The largest wind farm in the southern hemisphere could be built in Rokewood if a proposal put forward by renewable energy company WestWind gets the all-clear from the Golden Plains Shire and state government.
The proposed development called Golden Plains Wind Farm would feature between 200 and 240 wind turbines across 38 private properties near the town 40 kilometres south of Ballarat.
WestWind communications and stakeholder engagement manager Paige Ricci said the project would provide enourmous benefits for the local community and for clean energy production.
“(The project has) been in the pipeline for a long time and we’ve been monitoring wind in the Golden Plains area for years now,” Ms Ricci said. “Now we have a supportive state government in particular we think it’s the right time to move forward.”
If given the go-ahead the farm is expected to produce 800 megawatts of power, enough to power more than 450,000 homes. Developers expect the farm would save 2.5 million tonnes of carbon emissions a year.
While the company is currently in the pre-permit stage of the development, the total cost of the build could top $1.5 billion if given the green light.
“Over the last couple of months we’ve been busy doing our environmental studies and we’ve got a lot to go yet because were at the beginning of this process,” Ms Ricci said.
“One of the key reasons (why West Wind is looking to investing into the region) is there's a great wind resource there.”
WestWind will hold a community information session at the Rokewood Hall on February 23 to meet with the town’s residents and explain the details of the proposal.
Cultural heritage surveys of the area are also currently being undertaken by the company.
“We're investing a lot in the community and have just come on board as the major sponsor of the Rokewood-Corindhap Football/Netball Club,” Ms Ricci said.
“The opening day will be one of our biggest priorities.”
The company already has a presence in the shire as the developer of the Mount Mercer Wind Farm, which has been fully operational since 2014 and is now owned by Meridian.
It is also the permit developer for the proposed wind farms at Lal Lal and Moorabool, with construction of the latter expected to begin in mid-2017. Moorabool has since been sold to an investor.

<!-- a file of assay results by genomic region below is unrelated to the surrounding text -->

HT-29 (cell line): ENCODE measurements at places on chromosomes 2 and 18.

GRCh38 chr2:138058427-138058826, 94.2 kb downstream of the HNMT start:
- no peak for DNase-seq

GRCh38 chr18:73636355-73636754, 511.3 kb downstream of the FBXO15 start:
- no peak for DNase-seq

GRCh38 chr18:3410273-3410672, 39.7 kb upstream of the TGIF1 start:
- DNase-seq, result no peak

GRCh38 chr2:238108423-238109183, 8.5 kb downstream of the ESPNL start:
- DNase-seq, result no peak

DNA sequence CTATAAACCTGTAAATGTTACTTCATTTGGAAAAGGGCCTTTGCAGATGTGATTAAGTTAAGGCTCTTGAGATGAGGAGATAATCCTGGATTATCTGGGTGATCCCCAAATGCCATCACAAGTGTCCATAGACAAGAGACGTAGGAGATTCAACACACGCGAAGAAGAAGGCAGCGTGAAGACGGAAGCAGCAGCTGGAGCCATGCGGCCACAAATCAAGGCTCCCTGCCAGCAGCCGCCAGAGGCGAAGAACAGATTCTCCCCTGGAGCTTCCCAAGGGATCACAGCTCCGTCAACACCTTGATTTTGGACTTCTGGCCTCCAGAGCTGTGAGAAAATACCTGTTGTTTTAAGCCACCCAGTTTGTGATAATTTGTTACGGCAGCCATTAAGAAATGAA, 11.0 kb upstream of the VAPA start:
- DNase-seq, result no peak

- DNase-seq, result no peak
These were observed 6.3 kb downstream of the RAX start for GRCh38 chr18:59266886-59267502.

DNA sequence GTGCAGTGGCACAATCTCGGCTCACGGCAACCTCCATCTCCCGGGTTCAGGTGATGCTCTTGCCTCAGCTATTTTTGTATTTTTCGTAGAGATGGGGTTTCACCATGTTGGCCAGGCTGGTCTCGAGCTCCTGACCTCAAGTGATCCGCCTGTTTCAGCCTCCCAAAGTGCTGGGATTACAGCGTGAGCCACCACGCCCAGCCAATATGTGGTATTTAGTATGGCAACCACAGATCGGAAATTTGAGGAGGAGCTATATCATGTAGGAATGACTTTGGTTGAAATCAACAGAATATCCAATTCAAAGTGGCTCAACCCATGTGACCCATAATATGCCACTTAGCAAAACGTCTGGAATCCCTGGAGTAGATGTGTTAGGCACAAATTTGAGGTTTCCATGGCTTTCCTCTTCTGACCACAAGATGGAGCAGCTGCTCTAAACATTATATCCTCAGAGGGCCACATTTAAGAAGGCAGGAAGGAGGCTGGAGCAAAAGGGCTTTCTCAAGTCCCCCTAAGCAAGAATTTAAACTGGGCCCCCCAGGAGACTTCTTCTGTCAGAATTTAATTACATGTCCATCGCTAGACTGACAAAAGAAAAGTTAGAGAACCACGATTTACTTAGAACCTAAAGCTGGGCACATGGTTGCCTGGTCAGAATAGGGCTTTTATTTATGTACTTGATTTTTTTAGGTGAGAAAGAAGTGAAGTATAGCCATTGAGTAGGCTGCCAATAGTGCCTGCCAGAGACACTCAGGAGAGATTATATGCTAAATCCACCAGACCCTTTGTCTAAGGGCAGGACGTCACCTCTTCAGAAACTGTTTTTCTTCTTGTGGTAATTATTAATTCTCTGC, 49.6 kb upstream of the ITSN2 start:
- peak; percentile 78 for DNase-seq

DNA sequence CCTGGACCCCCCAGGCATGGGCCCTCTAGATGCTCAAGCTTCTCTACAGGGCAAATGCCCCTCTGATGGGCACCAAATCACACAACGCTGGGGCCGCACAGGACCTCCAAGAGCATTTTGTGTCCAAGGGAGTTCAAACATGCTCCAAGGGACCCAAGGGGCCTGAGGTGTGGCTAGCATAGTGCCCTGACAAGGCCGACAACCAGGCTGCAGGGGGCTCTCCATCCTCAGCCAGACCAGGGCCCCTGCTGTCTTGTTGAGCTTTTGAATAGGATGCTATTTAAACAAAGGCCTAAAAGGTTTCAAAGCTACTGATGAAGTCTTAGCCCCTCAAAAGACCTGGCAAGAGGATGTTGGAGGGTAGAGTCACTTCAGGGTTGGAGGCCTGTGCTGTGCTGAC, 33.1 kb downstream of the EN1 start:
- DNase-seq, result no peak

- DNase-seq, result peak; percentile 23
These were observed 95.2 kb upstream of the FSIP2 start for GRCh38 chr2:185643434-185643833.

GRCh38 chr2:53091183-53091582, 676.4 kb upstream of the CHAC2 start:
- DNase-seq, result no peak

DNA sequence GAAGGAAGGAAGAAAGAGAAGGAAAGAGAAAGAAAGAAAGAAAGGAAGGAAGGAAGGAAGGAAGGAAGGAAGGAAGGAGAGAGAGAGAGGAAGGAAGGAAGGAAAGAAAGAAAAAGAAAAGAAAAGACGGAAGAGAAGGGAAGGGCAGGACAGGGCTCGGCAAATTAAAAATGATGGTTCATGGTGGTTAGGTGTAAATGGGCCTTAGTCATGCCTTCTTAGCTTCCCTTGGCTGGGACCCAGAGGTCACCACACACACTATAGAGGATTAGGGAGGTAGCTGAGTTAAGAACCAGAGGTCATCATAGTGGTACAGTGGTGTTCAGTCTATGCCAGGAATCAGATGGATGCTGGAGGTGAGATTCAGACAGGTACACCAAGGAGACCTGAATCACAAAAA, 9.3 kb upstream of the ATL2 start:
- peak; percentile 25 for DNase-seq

Ararat mayor lends his support
Ararat Rural City mayor Paul Hooper has encouraged his Golden Plains Shire counterparts to accept the development of the proposed Golden Plains Wind Farm, citing the economic benefits his shire’s two farms have had on the area.
The Golden Plains proposal, which will be the biggest wind facility in the southern hemisphere if given the green light, is yet to go before the council.
WestWind, the company behind the development, predicts the farm would pay $800,000 in rates annually to the shire if fully operational.
Cr Hooper said the development of Pacific Hydro’s Challicum Hills Wind Farm in 2003 and the imminent opening of the Ararat Wind Farm in May this year had contributed more than $40 million into the local economy.
“At its peak we’ve had more than 350 contractors working in the Ararat region on wind projects and they need somewhere to stay and eat,” Cr Hooper said.
“We’ve now got two operations in Ararat and they inject enormous amounts of money back into the community, and when Ararat Wind Farm is up and running they will be the two biggest ratepayers in the shire.”
While the project is still in the pre-planning stages, WestWind communications and stakeholder engagement manager Paige Ricci said the company hoped to hold its first official meetings with council in the coming weeks.
The Department of Environment, Land, Water and Planning was also made aware of the project in November 2016, but no formal planning application has yet been lodged with the planning minister.
Golden Plains Shire councillor and Rokewood resident Helena Kirby said she was first made aware of the proposal two months ago.
She said she was keen to “stay neutral” on the proposal given the controversy which has surrounded similar developments in Mount Mercer and Waubra.
“I think a lot of the farmers are pretty keen for it to go ahead because turbines have proven to be good in droughts,” Cr Kirby said. “It will be interesting to see how the township responds and I’m looking forward to their feedback.”